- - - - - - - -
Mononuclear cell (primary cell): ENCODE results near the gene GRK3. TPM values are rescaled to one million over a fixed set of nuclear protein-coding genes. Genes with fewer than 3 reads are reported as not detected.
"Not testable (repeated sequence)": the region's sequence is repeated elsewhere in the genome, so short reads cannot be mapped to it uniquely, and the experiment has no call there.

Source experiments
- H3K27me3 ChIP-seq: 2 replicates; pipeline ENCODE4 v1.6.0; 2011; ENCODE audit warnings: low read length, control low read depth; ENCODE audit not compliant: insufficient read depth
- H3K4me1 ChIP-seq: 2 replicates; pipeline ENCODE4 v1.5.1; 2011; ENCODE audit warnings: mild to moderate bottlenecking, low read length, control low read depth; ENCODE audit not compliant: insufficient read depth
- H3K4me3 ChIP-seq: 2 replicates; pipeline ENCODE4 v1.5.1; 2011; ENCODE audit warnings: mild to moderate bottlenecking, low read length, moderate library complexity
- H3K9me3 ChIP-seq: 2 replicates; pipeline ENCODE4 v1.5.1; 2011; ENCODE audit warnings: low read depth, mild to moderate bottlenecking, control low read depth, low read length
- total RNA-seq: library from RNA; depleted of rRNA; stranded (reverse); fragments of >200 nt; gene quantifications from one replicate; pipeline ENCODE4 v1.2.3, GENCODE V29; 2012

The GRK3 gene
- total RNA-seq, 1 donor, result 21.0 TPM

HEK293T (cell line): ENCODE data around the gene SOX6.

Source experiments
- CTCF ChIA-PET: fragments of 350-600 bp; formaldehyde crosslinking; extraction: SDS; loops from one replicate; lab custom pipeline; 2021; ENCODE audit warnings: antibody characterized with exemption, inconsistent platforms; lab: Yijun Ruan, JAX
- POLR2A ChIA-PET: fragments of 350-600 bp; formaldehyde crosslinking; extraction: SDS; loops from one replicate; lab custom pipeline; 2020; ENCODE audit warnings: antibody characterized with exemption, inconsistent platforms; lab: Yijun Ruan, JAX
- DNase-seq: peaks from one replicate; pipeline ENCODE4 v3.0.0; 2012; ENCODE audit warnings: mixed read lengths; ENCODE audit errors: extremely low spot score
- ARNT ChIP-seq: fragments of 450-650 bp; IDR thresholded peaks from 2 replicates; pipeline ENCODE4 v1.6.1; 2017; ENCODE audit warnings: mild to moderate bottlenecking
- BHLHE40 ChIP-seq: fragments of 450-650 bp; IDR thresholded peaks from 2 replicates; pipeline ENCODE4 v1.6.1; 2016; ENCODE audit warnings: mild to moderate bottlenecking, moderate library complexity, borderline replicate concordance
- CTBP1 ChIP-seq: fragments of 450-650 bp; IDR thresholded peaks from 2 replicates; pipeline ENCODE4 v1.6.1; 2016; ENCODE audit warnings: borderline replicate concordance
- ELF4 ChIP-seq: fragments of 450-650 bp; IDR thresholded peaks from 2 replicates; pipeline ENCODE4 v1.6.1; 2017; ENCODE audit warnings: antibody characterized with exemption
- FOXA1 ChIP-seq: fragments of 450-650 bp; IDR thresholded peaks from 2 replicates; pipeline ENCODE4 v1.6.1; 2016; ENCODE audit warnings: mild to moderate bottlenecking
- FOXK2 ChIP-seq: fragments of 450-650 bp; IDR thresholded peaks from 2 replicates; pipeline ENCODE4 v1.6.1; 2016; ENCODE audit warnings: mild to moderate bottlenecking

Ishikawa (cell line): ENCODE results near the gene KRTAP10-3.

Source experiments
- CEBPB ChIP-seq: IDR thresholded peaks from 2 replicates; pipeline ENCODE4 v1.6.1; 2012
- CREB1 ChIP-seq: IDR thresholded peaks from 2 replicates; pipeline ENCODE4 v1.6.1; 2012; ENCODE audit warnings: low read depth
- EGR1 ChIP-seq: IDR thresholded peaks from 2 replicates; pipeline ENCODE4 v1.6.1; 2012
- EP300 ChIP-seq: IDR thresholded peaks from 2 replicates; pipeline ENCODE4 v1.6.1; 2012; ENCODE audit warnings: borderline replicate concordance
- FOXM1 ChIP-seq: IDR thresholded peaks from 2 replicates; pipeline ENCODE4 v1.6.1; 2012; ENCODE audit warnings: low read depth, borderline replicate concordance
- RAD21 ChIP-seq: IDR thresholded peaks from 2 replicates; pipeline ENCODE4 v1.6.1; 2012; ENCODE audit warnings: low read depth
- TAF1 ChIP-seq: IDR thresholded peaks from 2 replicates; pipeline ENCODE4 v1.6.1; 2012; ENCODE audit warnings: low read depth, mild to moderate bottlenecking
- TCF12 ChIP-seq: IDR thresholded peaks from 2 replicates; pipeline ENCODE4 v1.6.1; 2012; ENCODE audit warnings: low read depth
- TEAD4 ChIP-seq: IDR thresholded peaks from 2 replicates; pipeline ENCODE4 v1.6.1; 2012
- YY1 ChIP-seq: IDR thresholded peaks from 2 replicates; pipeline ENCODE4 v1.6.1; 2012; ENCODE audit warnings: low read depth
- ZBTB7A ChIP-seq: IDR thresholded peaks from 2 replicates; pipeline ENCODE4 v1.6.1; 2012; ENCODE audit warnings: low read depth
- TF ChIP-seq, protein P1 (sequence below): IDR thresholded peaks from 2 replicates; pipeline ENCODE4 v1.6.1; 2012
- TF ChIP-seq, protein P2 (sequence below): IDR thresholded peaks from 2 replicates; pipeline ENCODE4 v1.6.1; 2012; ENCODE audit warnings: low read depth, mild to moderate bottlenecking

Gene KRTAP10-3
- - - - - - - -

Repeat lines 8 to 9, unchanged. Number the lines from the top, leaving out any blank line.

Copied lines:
- total RNA-seq: library from RNA; depleted of rRNA; stranded (reverse); fragments of >200 nt; gene quantifications from one replicate; pipeline ENCODE4 v1.2.3, GENCODE V29; 2012

The GRK3 gene